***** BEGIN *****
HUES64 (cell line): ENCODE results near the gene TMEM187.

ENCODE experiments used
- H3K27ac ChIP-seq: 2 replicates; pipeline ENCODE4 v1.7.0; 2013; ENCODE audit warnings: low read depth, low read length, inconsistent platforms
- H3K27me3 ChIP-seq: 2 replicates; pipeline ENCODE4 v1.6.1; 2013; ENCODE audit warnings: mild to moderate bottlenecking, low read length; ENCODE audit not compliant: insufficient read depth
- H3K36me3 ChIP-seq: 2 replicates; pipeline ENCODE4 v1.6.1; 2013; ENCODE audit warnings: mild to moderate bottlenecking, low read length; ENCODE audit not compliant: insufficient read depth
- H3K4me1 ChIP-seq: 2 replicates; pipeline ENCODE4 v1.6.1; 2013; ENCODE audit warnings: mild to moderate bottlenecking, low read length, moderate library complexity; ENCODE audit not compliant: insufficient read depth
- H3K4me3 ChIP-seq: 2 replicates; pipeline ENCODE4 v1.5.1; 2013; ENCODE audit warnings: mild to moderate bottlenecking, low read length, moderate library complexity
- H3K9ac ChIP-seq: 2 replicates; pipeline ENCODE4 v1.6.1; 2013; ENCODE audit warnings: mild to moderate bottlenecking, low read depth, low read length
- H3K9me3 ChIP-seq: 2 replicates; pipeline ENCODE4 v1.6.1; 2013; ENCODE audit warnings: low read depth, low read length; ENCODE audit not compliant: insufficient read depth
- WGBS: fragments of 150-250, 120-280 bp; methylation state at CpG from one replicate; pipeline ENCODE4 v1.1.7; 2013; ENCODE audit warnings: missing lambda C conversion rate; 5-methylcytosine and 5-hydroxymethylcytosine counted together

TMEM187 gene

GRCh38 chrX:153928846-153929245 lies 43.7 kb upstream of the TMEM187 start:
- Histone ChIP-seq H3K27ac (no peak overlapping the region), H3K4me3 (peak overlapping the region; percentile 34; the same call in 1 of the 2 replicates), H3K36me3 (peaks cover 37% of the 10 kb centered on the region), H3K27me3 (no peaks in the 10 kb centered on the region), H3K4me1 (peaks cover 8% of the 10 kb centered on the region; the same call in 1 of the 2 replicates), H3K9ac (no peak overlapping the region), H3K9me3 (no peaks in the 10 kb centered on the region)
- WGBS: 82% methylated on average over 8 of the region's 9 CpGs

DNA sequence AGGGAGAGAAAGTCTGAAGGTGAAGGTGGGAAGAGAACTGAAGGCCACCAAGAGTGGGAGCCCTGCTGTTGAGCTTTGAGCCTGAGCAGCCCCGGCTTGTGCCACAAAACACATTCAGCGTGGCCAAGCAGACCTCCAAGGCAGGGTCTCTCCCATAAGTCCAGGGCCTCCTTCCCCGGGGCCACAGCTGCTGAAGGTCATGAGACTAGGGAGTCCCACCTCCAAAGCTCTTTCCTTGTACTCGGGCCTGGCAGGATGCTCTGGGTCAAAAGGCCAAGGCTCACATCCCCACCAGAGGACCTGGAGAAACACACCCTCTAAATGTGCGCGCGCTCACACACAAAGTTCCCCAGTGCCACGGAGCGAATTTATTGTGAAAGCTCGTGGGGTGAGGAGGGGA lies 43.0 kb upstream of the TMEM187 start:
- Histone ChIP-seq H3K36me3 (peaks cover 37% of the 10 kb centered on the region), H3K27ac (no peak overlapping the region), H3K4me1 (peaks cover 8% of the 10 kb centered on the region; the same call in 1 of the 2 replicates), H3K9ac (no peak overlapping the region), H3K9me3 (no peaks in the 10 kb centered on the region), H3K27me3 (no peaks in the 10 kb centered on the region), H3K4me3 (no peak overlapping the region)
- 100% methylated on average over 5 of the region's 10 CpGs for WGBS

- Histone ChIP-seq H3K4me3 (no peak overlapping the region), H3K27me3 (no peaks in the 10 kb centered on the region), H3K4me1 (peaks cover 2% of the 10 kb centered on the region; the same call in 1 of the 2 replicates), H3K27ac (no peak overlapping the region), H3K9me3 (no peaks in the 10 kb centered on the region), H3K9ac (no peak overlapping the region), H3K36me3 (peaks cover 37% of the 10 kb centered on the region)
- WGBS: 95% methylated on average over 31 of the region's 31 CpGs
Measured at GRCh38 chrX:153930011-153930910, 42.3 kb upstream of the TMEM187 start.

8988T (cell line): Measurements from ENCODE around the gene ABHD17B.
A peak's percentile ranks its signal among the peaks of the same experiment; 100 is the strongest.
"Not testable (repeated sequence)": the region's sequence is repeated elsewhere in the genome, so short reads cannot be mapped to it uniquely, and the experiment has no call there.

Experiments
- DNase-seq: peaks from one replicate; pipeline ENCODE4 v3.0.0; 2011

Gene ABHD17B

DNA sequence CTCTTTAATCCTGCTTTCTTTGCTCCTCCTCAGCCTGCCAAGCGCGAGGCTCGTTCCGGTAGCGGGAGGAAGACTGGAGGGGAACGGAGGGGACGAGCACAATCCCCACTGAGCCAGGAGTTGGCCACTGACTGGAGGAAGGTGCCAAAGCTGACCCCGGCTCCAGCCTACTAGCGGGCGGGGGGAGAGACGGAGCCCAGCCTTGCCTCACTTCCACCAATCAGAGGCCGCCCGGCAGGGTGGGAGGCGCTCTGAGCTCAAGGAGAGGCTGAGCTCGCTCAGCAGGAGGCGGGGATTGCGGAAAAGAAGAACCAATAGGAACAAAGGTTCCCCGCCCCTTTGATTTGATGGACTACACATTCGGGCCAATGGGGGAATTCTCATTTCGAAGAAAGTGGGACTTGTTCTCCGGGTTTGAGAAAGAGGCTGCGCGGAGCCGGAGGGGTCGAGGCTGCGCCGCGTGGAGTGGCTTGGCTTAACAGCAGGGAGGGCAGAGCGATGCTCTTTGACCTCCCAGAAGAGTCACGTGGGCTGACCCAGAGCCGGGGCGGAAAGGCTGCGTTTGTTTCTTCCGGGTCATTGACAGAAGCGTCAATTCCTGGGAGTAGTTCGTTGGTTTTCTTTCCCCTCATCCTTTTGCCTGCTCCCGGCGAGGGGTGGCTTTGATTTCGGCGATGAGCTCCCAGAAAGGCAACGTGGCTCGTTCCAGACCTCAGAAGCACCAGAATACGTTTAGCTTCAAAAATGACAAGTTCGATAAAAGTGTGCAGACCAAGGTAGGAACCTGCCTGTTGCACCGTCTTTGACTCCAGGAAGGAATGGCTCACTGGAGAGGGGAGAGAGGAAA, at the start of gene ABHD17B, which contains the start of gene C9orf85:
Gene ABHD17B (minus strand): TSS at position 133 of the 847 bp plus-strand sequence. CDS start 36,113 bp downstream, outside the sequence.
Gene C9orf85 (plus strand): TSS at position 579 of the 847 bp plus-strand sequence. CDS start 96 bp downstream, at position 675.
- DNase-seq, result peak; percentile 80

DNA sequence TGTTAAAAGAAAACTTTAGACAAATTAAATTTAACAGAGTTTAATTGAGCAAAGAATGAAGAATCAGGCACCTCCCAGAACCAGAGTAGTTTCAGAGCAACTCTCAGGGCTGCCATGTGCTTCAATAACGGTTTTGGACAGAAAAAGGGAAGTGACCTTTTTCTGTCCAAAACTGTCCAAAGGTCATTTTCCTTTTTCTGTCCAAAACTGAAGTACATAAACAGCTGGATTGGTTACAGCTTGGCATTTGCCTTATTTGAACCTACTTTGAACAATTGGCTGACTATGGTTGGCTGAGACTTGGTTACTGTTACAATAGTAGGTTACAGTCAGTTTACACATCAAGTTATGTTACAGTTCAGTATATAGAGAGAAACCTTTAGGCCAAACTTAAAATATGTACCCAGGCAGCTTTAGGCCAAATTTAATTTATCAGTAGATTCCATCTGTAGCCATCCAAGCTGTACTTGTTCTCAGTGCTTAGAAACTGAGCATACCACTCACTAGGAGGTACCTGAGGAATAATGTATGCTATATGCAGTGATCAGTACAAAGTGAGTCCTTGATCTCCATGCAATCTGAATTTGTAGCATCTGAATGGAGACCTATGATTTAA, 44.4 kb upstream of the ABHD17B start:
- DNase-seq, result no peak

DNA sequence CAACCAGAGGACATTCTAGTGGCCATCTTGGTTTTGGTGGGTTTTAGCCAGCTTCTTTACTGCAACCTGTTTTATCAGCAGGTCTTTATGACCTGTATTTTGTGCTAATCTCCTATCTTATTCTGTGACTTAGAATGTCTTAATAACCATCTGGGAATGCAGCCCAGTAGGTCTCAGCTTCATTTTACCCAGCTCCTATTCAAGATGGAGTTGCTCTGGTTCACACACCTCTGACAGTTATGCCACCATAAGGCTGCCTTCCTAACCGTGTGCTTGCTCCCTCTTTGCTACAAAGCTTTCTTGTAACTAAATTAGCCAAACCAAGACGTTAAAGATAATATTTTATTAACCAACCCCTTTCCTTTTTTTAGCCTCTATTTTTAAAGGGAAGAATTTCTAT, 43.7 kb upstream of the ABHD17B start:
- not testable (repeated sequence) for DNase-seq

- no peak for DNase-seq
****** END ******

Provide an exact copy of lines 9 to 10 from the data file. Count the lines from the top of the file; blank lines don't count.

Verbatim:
- H3K9me3 ChIP-seq: 2 replicates; pipeline ENCODE4 v1.6.1; 2013; ENCODE audit warnings: low read depth, low read length; ENCODE audit not compliant: insufficient read depth
- WGBS: fragments of 150-250, 120-280 bp; methylation state at CpG from one replicate; pipeline ENCODE4 v1.1.7; 2013; ENCODE audit warnings: missing lambda C conversion rate; 5-methylcytosine and 5-hydroxymethylcytosine counted together